Let's take advertising as an example. An advertising system takes an advertiser, looking to promote something, and sets them up with a publisher, looking to rent real estate they own, where end-users will be exposed to said promotion. This system for example has three archetypes of independent entities, each composed of many different individuals.
Blockchain takes a multi-player system and provides a set of guarantees to the players in this system.
Before diving into the specifics of which guarantees are provided, we should point out that these multi-player systems are almost never operated by all players equally. Let's explore this observation first.
For a system to work, it needs to be operated by someone. There could be a single operator or there could be multiple. Going back to our advertising example, a popular real-world example is Google AdWords (now Google Ads). It serves multiple entities but is operated by a single entity - Google Ltd.
The fact that we can have more than one operator isn't yet the main innovation. The field of distributed systems is not new and has been in existence for several decades at least. The Internet, for example, is a communication system that is not operated by a single operator and was invented well before blockchain.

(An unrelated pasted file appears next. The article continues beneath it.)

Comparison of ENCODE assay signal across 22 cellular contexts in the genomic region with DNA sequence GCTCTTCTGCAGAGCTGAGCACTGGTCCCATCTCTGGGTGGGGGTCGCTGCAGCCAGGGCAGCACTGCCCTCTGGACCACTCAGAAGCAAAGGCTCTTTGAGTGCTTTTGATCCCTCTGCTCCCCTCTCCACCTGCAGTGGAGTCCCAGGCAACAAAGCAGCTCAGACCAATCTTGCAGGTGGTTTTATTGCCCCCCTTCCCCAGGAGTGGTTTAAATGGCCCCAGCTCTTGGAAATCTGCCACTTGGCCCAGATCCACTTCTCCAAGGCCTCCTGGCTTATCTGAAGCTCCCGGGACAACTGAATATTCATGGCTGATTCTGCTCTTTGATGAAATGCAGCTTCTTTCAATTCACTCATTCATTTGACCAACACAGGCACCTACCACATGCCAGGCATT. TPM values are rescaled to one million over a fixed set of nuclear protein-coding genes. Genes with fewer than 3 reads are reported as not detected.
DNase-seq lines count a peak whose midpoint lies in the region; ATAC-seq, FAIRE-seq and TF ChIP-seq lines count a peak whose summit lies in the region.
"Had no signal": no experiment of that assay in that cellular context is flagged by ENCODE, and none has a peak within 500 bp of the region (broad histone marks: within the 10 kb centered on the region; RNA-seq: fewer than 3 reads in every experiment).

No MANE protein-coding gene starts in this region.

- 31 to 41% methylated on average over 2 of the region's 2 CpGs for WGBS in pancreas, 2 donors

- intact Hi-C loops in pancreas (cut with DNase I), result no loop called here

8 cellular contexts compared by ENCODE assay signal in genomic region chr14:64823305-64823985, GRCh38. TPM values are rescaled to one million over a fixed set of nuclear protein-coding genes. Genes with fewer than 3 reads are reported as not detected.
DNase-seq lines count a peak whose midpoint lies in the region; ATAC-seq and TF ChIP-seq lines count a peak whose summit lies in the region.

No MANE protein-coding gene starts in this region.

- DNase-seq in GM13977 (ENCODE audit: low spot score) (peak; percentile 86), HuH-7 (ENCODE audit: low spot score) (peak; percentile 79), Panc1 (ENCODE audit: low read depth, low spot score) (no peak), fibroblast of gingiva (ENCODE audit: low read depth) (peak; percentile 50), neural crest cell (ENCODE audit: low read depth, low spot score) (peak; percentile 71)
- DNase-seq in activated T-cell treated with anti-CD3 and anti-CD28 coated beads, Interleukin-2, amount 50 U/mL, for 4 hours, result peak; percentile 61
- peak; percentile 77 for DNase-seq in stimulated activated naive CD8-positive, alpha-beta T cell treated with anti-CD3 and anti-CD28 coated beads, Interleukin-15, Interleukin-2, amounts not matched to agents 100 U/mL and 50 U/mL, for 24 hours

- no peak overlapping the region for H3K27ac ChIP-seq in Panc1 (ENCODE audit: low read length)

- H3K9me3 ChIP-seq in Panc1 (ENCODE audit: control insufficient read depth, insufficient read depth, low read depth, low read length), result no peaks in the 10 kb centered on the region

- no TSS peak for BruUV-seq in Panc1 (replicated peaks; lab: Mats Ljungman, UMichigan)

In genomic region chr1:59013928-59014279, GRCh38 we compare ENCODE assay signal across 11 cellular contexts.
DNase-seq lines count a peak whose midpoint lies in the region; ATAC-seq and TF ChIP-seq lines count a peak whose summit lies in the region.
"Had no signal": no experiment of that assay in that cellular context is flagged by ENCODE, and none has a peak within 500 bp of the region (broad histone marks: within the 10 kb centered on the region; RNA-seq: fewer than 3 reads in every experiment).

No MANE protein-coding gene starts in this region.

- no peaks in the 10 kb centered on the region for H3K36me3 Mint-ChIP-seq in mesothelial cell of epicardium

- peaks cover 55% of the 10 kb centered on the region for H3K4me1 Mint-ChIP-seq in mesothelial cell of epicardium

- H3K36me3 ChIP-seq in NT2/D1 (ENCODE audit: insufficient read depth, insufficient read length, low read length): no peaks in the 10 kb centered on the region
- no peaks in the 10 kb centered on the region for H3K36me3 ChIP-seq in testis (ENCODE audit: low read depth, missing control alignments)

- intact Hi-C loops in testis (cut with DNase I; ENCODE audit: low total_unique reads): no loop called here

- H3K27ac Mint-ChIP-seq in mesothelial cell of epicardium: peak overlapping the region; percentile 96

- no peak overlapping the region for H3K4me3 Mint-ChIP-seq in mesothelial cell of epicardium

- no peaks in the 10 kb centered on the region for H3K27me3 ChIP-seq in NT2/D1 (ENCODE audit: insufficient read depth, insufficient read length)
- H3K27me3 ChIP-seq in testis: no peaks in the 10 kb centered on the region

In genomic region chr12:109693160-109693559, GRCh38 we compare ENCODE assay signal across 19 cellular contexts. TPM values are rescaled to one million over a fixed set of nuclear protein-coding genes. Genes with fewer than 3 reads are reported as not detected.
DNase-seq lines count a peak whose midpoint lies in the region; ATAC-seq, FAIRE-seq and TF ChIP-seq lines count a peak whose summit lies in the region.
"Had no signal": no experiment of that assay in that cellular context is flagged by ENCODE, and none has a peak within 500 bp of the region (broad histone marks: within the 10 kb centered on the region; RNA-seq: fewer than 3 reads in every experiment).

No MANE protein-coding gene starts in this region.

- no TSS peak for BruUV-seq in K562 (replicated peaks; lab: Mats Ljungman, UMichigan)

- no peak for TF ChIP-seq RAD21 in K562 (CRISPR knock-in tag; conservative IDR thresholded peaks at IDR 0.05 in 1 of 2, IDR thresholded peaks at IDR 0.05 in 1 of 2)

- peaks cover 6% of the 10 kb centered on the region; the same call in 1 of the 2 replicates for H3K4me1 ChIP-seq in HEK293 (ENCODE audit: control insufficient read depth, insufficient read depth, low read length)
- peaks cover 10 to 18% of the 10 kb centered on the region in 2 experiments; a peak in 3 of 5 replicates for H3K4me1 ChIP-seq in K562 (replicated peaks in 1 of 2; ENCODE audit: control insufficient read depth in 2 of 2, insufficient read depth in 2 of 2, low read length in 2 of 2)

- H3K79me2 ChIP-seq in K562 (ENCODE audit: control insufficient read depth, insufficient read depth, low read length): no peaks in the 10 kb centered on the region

Almost every practical system would not be operated by all players equally. There could be many reasons why. For one, this would be terribly inefficient. The overhead cost of operation is usually proportional to the number of operators, so increasing it indefinitely is less than desirable. A different reason could simply be timing. Not every player starts using the system at the same time, so naturally the system had to operate before some of the newer players joined in. A different reason could be lack of interest. Operating the system requires effort that not all players are willing to spend.
If not all players are operating the system equally, let's divide the players into two groups. Please forgive this coarse separation, we're doing so for simplicity of the argument. The first group, which usually is the smaller one, we'll call the group of "full" operators. This may not even be a group, it could be an individual. The second group will be everybody else.